The picture was meant to jolt the assembled crowd of legal educators. It showed the four members of Swedish supergroup ABBA, clad in their signature 1970s pop star regalia: tall platform boots, capes, sparkle galore. To put a finer point on it, Legal OnRamp Chief Executive Officer Paul Lippe played a snippet of ABBA's hit, "Waterloo."
"We don't want to end up in our Waterloo," he warned as the photo loomed over the crowd on a projection screen; if law schools don't adapt to changes in the legal industry, they will look as outdated and ridiculous as ABBA now appears to young people.
Lippe was hardly the only voice urging a rethinking of legal education during the annual meeting of the Association of American Law Schools in Washington earlier this month. Changes in the legal profession — and how law schools should respond — was the hot topic during the three-day conference, which drew nearly 3,000 educators. He was among the most emphatic, however, in warning that the divide between the legal academy and the profession is no longer tenable. It handicaps students by sending them into the job market without practical skills or an understanding of how lawyers operate and what clients expect, he said.
For many legal educators, the comparison to ABBA seemed unfair, given that a growing number of them are retooling their curricula to meet the changing demands of legal employers. More than 500 law professors and administrators packed into a daylong session to discuss curriculum innovations, seek the correct balance between traditional and practice-based courses and debate which skills to teach in light of the broad range of careers their graduates pursue. ...
[T]here remains a gap between the magnitude of change advocated by some within the profession and the modest innovations law schools are pursuing. Those innovations include a wider array of clinics, harnessing technology in simulations and student projects, and teaching transactional lawyering skills. [See Five Innovative Law School Programs below.]
"I think they are rearranging the deck chairs on the Titanic," said Susan Hackett, chief executive officer of consulting firm Legal Executive Leadership and former general counsel of the Association of Corporate Counsel. "The discussion seems to be, 'Let's add a Thursday evening extra-credit course on the legal profession that meets for a couple of hours.' That's just tweaking around the edges."
Instead, Hackett suggested a re-engineering of law curricula to include an initial phase of core courses followed by a year of executive education-style classes covering topics including business skills, legal technology and behavioral management. The final phase would involve clinics or externships in law firms, legal departments, government agencies or nonprofit organizations. These could replace the traditional law firm summer associateships and would be more substantive, she said.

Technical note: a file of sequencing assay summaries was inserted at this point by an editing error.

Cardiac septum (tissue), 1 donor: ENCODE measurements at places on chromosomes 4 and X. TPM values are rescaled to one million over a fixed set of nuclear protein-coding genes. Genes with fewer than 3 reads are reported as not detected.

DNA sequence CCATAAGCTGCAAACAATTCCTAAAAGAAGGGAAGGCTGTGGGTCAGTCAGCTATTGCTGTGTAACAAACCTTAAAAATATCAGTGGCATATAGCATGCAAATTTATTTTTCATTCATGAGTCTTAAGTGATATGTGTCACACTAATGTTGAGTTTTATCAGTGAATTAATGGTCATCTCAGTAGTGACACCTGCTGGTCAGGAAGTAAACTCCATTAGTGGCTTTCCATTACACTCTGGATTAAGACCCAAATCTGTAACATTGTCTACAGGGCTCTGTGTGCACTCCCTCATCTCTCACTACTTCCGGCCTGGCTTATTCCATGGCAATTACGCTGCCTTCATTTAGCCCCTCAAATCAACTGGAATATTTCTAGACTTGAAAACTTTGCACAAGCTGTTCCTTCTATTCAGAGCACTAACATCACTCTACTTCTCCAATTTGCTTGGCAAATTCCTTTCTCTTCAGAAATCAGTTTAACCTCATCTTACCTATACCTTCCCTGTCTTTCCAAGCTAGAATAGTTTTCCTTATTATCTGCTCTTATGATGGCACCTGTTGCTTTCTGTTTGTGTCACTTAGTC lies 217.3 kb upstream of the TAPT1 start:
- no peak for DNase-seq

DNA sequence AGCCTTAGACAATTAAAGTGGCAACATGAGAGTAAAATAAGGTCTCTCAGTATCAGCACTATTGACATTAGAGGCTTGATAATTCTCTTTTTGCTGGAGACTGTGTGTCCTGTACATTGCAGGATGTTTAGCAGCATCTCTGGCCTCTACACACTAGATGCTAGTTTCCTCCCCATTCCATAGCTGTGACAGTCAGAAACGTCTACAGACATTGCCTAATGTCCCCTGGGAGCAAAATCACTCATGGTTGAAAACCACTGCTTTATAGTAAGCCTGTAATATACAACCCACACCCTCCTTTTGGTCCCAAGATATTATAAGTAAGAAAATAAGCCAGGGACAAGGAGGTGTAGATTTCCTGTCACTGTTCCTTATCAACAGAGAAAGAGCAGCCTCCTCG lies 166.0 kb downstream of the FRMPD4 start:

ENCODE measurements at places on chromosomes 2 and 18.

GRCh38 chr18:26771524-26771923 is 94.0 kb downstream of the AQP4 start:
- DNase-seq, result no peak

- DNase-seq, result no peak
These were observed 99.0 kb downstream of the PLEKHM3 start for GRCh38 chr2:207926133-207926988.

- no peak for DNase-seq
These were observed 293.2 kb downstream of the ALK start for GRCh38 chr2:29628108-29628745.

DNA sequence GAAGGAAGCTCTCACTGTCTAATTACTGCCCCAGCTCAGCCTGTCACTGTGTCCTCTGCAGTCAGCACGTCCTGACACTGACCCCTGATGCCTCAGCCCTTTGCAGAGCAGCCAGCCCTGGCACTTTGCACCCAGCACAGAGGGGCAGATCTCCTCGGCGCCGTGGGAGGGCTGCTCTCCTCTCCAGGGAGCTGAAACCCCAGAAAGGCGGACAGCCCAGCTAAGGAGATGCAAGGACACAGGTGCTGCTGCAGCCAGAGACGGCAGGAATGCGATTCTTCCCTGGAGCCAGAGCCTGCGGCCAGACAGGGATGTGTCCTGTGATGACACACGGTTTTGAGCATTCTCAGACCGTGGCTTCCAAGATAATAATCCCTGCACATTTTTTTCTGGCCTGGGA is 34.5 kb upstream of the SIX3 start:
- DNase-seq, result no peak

Missing in the conversation was any focus on what skills corporate clients actually want in their lawyers, Hackett said, such as the ability to solve problems and understand financial statements. "I truly think there are a significant number of people in legal education who think that what a client wants is irrelevant," she said. "They just want to teach the law."
Others warned that framing the discussion solely in terms of what large law firms and corporate clients want ignores that the vast majority of law school graduates don't work in so-called Big Law, but rather in small firms, solo practice, government or nonprofits — or even as nonlawyers. Identifying exactly what skills and knowledge students should take away from law school is more complicated than critics suggest, said University of Richmond School of Law Dean Wendy Perdue and Northeastern University School of Law Dean Emily Spieler. ...
Peter Kalis, chairman and global managing partner of K&L Gates, said he considers the criticism leveled against law schools misplaced. Law schools' failure lies not in their inability to teach practical skills, but rather in their diminishing ability to produce lawyers "able to speak the language of the law with confidence," he said. "My viewpoint is not all that representative of managing partners, I'll admit, but I believe law schools should concentrate on the education of law students from the perspective of acculturating them in the rule of law," Kalis said. "Law students should spend that time being immersed in and becoming familiar with common law subjects."
The AALS attendees largely agreed that, in the future, most law schools will combine traditional bread-and-butter law curricula with courses, externships and clinics geared toward building real-world skills and knowledge about the legal profession. ...
Despite the talk, responding to changes within the profession does not rank as high with law faculties as their scholarly research, said Gillian Hadfield, a professor at the University of Southern California Gould School of Law. Morgan agreed: "Real, substantive change is still in the very early stages."
Indeed, most law schools are taking baby steps with pilot programs and new courses that tend to serve relatively small numbers of students and require more resources than traditional lecture courses. ...
As ardently as law firm leaders and other practitioners say they want law schools to step up and better train lawyers, the legal hiring market has yet to signal that it recognizes the value of innovative teaching and curricula, said William Henderson, a professor at Indiana University Maurer School of Law – Bloomington who studies the profession.
"There's no employer out there right now — not law firms, not the Department of Justice, not the ACLU — that are seeking out these graduates. These programs haven't affected hiring patterns," Henderson said. "It's still all sorted out with credentials. It's based on the brand of the law school."